The US-Mexico border is a 2,000 mile stretch with significant cultural, political, and economic importance to the United States. Since the earliest days of American expansion into the Mexican state of Tejas, the region has offered both challenges and opportunities. While the earliest battles in the border region centered on land
ownership, economic development, and defining the physical border itself, the medicalization of the border
beginning in the early 1900s, has shaped American ideas of national security and public health over the course
of the last century.
The COVID-19 pandemic has demonstrated the devastating impact infectious diseases can have on human health, social orders, economies, and political systems. Throughout human history, pandemics have remade governments and economies. The extensive reach of infectious disease, combined with global vulnerability to rapidly spread due to globalization, makes it vital that the U.S. learns lessons from COVID-19 and previous pandemics in order to reduce the damage that can be caused by future outbreaks.
For the past five years the Scowcroft Institute for International Affairs at the Bush School of Government and Public Service has been hosting an Annual Pandemic Policy Summit. The goal of these summits is to address the most pressing issues facing scientists, policymakers, and the overall pandemic preparedness and response enterprise. This year, the summit was held virtually in the midst of the COVID-19 pandemic and while the pandemic was discussed at length, we set a goal to look beyond the current crisis and address the next pandemic coming down the road.
The COVID-19 pandemic was the first major, truly global pandemic since the Great Influenza pandemic of 1918 and, as such, drew numerous comparisons to the infamous pandemic a century ago. These comparisons also prompted people to speculate whether we had learned anything about pandemic response since 1918. The short answer to this is “yes.” We have made tremendous scientific advancements and improved communication and technology.
On December 31, 2019 China reported a cluster of pneumonia-like cases to the WHO Country Office. Though December 1, 2019 marks the earliest known date of COVID-19 symptom emergence, research by scientists at Harvard argues that the virus could have been circulating as early as August (Nsoesie et al., 2020). By early January, the confirmed cases of the disease appeared in countries around the world.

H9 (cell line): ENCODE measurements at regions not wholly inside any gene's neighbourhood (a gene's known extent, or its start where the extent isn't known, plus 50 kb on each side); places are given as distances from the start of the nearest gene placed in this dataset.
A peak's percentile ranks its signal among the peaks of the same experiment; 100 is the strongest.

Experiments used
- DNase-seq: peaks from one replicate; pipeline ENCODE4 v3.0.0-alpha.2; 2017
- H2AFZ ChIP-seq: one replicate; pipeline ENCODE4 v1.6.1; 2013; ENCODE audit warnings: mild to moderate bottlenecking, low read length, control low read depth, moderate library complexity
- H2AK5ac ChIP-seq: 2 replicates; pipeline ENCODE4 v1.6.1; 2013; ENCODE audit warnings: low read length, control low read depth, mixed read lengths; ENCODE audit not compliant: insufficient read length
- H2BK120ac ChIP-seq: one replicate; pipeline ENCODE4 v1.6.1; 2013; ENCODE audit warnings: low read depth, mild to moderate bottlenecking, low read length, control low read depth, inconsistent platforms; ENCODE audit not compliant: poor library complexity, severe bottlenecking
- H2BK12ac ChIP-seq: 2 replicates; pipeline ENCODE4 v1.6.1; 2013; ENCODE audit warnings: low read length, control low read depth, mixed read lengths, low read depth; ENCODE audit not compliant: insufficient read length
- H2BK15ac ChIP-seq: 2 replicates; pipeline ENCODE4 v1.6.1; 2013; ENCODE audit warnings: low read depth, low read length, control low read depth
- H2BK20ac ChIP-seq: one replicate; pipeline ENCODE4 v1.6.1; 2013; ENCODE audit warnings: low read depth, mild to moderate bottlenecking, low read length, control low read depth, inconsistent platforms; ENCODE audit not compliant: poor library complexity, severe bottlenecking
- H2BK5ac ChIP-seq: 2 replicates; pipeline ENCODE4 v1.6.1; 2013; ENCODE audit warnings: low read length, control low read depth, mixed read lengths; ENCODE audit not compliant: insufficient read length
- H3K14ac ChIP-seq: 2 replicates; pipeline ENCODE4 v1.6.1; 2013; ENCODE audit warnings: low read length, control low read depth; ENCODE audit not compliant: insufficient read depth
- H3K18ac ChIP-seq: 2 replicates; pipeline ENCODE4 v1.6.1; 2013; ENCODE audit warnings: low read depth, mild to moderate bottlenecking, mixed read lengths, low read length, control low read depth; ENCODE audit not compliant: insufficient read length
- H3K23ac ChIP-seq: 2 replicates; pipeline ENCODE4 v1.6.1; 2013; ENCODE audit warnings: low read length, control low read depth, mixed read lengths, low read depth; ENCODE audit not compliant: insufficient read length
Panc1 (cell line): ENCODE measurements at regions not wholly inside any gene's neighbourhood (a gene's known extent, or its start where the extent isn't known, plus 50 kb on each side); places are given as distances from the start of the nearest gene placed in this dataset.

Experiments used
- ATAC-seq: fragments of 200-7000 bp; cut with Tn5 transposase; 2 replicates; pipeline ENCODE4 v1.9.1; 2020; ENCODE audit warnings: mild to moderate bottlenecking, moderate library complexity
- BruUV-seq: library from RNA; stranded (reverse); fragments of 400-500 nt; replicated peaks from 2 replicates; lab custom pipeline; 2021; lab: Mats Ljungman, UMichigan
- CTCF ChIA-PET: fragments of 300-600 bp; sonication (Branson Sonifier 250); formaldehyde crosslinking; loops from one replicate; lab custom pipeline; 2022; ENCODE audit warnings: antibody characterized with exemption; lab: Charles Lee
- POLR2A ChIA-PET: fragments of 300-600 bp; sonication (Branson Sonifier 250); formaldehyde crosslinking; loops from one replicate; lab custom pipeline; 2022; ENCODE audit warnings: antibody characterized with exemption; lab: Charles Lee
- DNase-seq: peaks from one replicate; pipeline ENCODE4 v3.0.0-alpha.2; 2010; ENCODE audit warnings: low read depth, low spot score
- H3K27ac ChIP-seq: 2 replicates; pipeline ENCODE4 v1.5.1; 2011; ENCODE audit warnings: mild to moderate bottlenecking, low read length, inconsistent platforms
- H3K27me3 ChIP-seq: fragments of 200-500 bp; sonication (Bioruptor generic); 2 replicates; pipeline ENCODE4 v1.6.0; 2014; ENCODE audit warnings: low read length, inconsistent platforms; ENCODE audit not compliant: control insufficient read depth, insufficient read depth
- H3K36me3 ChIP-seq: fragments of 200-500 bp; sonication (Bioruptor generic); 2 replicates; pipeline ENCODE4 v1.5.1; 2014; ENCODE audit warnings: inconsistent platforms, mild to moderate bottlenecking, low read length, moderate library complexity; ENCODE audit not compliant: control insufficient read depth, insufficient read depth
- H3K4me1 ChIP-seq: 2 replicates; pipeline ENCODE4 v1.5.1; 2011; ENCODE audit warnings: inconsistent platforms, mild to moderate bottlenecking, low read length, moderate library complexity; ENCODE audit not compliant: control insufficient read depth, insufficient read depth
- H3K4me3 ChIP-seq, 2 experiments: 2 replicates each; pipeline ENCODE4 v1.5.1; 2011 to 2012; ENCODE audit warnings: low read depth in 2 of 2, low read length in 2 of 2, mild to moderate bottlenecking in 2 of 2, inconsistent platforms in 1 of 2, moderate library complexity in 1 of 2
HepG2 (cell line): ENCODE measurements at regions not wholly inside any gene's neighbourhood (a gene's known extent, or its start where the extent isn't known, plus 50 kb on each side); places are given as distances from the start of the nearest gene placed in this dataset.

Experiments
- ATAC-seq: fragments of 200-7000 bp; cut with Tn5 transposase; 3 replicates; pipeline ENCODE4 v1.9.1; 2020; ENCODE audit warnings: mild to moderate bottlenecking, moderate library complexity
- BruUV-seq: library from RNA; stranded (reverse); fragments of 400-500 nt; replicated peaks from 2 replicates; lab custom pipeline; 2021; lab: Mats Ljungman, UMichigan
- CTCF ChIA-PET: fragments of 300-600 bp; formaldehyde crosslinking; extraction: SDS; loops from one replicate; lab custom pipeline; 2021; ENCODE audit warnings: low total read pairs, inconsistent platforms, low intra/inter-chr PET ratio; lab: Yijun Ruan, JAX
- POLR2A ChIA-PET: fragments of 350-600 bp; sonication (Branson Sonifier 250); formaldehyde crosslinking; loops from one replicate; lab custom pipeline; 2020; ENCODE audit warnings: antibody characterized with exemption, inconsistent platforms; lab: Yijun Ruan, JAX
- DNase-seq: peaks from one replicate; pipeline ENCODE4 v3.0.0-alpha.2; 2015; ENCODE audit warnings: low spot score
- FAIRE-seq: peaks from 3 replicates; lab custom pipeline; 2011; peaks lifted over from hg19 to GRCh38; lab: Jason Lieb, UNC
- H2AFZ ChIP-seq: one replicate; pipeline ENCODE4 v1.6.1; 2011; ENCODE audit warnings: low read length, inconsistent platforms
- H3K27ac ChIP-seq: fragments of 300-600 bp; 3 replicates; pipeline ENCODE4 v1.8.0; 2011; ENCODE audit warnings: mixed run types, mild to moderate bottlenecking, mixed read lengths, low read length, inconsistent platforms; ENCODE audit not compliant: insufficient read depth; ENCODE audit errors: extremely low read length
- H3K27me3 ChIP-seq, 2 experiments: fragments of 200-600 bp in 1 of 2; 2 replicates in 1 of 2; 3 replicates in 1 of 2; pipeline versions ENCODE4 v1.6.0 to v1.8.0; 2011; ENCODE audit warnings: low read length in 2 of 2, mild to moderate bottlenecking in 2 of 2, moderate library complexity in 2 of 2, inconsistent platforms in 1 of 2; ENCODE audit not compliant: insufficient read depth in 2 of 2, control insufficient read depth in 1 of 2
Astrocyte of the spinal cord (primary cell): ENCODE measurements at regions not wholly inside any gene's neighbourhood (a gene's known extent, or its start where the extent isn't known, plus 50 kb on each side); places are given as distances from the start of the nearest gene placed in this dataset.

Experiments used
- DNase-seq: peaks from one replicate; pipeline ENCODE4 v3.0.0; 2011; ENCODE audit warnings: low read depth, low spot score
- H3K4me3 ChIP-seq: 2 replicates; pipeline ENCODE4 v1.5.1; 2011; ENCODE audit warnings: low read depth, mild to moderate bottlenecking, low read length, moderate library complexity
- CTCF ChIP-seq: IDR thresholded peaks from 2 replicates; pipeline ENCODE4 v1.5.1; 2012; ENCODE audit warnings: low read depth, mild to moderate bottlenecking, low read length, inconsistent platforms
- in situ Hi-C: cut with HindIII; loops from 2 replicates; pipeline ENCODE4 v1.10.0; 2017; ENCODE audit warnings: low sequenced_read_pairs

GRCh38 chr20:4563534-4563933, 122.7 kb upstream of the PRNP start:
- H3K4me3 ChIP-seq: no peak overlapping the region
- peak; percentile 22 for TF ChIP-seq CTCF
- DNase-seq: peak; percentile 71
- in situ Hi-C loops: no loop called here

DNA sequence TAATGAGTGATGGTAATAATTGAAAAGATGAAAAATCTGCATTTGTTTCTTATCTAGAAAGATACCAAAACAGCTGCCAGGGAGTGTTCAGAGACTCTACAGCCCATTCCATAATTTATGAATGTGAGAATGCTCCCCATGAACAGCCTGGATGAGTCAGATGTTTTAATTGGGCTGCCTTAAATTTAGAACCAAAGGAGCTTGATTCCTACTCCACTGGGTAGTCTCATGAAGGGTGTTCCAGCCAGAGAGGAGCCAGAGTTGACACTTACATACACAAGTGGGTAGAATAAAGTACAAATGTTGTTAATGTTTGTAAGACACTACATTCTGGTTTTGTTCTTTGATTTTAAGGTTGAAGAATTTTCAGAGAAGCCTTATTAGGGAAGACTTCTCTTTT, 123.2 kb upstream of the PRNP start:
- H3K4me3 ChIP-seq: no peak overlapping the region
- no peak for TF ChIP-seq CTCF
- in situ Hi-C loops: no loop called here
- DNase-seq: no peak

Effective pandemic preparedness and response depend on the quality as well as the speed of obtaining relevant information, especially from remote and hard to reach areas of the world, where most known and unknown disease outbreaks occur and originate. Equally important is the local/national ability to collate, analyze, and interpret the information in a form valuable for taking appropriate preventive action and response.
Emerging technologies for gene editing have facilitated rapid advances in medicine, agriculture, industrial and biopharmaceutical manufacturing, and environmental sciences. However, the misuse or negligent use of these technologies poses significant national security risks, including the accidental or intentional pandemic emergence of engineered pathogens.
As part of the Tier One Program, a “Science & Policy” interdisciplinary class on pandemics took place at the Bush School of Government and Public Service at Texas A&M University. The class was comprised of graduate students from five different departments across campus. The students produced this White Paper as part of their research on combating antimicrobial resistance. Antimicrobial Resistance (AMR) is the process by which microorganisms, such as viruses and bacteria, develop capabilities that render antimicrobial medicines ineffective in treating infections.
Community Resilience, Centralized Leadership & Multi-Sectoral Collaboration in Pandemic Preparedness
Since the end of the 1918 pandemic the world has faced three more influenza pandemics, the most recent being the 2009 H1N1 pandemic which infected 2 billion people in 6 months. Additionally, we face an ever increasing frequency of emerging infectious diseases with pandemic potential. These diseases could kill millions, cost billions, and have other significant economic, social, national security, and political consequences. If the United States and international system do not make progress towards closing the gaps addressed in this and previous Scowcroft white papers, countries will remain vulnerable to a devastating outbreak.
On Oct. 14, 2018, the Scowcroft Institute of International Affairs conducted a pandemic simulation designed to give students from across Texas A&M University a high-impact, interdisciplinary learning experience. All authors of the paper are student participants of an exercise where they responded to a simulated H7N9 outbreak, and this is a report of their findings.
In this report, the Scowcroft Institute of International Affairs at The Bush School of Government and Public Service at Texas A&M University outlines eight priority areas and their accompanying recommended action items to address vulnerabilities in the current pandemic preparedness and response system.
The threat posed by pandemics grows alongside increased globalization and technological innovation. Distant cultures can now be connected in a day’s time, and international trade links global health and economic prosperity. In this report, the Scowcroft Institute of International Affairs at The Bush School of Government and Public Service at Texas A&M University details nine priority areas and accompanying action items that will help to address current pandemic response problems.